Here comes earnings.
On the Horn With PepsiCo's Chief financial Officer
A sense of sadness has come over me while analyzing the last two quarters of beverage and snacks giant PepsiCo (PEP) . The Action Alerts Plus holding has been a bedrock of consistency under CEO Indra Nooyi while the packaged goods industry has essentially been disrupted thanks to the price war between Amazon (AMZN) and Walmart (WMT) , and millennials preferring kale drinks as opposed to greasy potato chips or soda for midday pick-me-ups. But it just feels as if even mighty PepsiCo, after a stellar run of performance, is showing that it isn't immune to industry forces ripping through supermarkets that are also impacting the likes of Procter & Gamble (PG) , Kimberly-Clark (KMB) and others. While the company beat on its fourth quarter earnings by a penny, its adjusted earnings outlook of $5.70 a share for 2018 was shy of Wall Street estimates of $5.77. In the core beverage business, volume dropped 2% and operating profit excluding items fell 23%. Both of the division's metrics fell in the third quarter, too (though volumes improved sequentially). Frito-Lay showed it's still a supermarket powerhouse, notching volume and operating profit growth of 3% each. Overall, adjusted operating profits dropped in four out of six business segments. So is this an evolving PepsiCo? I asked PepsiCo's well-regarded Chief Financial Officer Hugh Johnston if the company got swept up into a more challenging industry landscape in late 2017: "I think the market has certainly gotten a bit more competitive for all of consumer products companies and obviously we aren't immune to those challenges whether they are in the retail space or food and beverage slowing down a bit in the second half of last year. That said, our business has broadly continued to execute well. The Frito-Lay business just delivered a terrific quarter. The North American beverage business showed sequential improvement as we expected it would as we shifted some of our resources behind some of the bigger brands like ad spending or shelf space allocation. I think we are controlling what we can control, we are making the right moves and as a result the overall PepsiCo portfolio is working well. We delivered a good quarter."
Hey bears, catch the license plate on that Tesla (TSLA) semi truck that has run you over the past two sessions? Channeling my inner millennial, "LOLz." But seriously for a second, the bulls have entered the week with two powerful arguments: Corporate earnings remain robust and companies are sitting on so much cash they would be crazy not to buy back stock here now that the quarterly blackout period has lifted. Since Trump's tax plan was passed on Dec. 22 and through to Feb. 8, Wall Street has hiked its S&P 500 profit estimates for 2018 by $10.62 to $156.88 a share, pointed out Yardeni Research. Wall Street's consensus estimate for 2019 has risen $11.60 to $172.67 a share over the same period. Even the S&P 500's projected revenue growth for 2018 has accelerated from 5.6% before the tax cut to 6.2% last week. "We believe that the melt-up in earnings estimates should limit the recent meltdown in the S&P 500's forward price-to-earnings, which dropped from a recent high of 18.6 on Jan. 26 to a low of 16.3 on Feb. 8," Yardeni Research said. "Actually, the rapidly rising outlook for earnings should revive valuation multiples, and may have started to do so late last Friday."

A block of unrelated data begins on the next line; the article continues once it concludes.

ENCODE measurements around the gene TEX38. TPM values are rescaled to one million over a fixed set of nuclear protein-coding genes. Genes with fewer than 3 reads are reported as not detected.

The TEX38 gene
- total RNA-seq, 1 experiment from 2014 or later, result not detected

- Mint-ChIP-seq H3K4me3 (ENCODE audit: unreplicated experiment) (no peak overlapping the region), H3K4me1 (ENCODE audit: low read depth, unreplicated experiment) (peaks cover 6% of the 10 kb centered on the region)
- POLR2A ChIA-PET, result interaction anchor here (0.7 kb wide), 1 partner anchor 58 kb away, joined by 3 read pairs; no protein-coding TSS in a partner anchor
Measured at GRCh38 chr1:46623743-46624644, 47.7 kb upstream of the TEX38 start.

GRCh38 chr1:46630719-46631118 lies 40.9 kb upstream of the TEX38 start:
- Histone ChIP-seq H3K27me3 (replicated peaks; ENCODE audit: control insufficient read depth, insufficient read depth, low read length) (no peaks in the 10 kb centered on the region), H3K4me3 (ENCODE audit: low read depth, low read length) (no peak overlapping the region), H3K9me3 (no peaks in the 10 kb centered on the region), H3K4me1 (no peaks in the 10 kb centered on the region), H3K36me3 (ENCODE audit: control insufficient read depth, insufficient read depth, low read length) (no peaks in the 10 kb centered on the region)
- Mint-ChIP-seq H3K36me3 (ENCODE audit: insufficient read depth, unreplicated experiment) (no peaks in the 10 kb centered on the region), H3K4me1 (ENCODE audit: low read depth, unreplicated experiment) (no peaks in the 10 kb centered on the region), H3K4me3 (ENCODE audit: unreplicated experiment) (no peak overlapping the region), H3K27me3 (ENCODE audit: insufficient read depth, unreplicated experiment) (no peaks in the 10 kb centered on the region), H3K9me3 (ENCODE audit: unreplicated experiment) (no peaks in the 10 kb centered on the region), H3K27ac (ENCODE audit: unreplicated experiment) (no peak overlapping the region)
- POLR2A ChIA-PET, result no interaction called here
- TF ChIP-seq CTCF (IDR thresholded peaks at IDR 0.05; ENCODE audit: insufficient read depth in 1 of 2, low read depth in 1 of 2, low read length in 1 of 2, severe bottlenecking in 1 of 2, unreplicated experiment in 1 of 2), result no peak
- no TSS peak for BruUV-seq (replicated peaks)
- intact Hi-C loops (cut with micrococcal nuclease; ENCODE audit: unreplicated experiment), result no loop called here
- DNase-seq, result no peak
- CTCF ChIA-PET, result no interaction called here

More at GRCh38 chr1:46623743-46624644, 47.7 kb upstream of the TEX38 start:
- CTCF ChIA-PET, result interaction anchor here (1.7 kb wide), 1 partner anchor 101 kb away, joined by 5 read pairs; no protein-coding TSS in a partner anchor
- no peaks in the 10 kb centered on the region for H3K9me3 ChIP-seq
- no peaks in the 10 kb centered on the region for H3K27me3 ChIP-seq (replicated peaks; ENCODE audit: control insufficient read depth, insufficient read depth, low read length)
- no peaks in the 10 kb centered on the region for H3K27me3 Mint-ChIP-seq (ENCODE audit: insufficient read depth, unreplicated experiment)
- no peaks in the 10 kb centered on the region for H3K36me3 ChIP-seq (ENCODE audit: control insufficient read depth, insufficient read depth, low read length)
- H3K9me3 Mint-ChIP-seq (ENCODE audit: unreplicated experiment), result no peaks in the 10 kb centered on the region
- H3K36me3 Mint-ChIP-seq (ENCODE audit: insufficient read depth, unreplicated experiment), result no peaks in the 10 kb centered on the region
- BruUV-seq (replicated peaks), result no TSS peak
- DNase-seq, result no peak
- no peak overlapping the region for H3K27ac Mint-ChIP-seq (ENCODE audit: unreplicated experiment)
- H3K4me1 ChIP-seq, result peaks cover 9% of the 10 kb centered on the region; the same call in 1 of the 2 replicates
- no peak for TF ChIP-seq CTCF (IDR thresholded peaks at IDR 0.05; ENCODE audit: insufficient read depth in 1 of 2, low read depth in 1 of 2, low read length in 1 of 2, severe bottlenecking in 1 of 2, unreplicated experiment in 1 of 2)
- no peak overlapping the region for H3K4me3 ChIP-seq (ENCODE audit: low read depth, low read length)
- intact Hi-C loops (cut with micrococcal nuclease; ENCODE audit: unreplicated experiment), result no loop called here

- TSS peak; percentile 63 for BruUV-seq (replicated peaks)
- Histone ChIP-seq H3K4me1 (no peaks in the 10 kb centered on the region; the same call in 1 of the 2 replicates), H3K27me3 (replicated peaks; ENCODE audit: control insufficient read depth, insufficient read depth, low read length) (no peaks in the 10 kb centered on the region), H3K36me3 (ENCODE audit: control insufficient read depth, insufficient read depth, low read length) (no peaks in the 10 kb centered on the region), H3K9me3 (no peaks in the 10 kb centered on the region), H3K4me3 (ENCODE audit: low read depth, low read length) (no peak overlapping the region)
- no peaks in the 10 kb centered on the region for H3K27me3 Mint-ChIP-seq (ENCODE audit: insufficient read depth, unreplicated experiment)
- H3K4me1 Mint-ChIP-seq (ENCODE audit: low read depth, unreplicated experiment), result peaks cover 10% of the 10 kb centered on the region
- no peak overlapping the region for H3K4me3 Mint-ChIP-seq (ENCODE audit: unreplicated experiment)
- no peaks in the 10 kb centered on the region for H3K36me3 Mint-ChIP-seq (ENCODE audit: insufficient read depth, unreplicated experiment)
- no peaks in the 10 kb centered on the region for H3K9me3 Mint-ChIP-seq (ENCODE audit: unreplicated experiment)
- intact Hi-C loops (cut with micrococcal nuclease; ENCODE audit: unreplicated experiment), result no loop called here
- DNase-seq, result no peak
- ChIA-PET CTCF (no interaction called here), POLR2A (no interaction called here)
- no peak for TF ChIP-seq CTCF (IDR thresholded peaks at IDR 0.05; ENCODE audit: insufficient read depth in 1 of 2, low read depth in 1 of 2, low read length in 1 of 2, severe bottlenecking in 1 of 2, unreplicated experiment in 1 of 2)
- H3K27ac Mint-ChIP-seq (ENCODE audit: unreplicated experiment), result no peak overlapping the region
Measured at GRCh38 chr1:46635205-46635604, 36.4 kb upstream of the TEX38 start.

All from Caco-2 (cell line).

Keep an Eye on the Goldman Sachs Tech Conference
TheStreet's senior tech columnist Eric Jhonsa will be on the ground at the Goldman Sachs tech conference the next two days. I highly suggest following Jhonsa on Twitter for what is shaping up to be one heck of a conference. For me, the storylines are easy to spot. Given the stock's weakness of late, Apple (AAPL) Chief Financial Officer Luca Maestri would be wise to signal Apple's cash usage this year beyond building physical structures. As you know, Apple is a holding in Jim Cramer's Action Alerts Plus. Snap Inc. (SNAP) co-founder Evan Spiegel, making a rare appearance at a banking conference, would be wise to explain why his company is truly worth its latest post earnings valuation surge. Twitter (TWTR) founder Jack Dorsey should keep it low-key so as to not dent the uber-bullishness on Wall Street about the stock right now. GoPro (GPRO) founder Nick Woodman needs to more strongly signal his company is up for sale and that there has been interest. The stock has continued to plunge in the wake of weak fourth-quarter earnings (and despite Woodman's comments he is open to a sale). Overall, I'm wondering what big deal will come out of a room full of movers and shakers.
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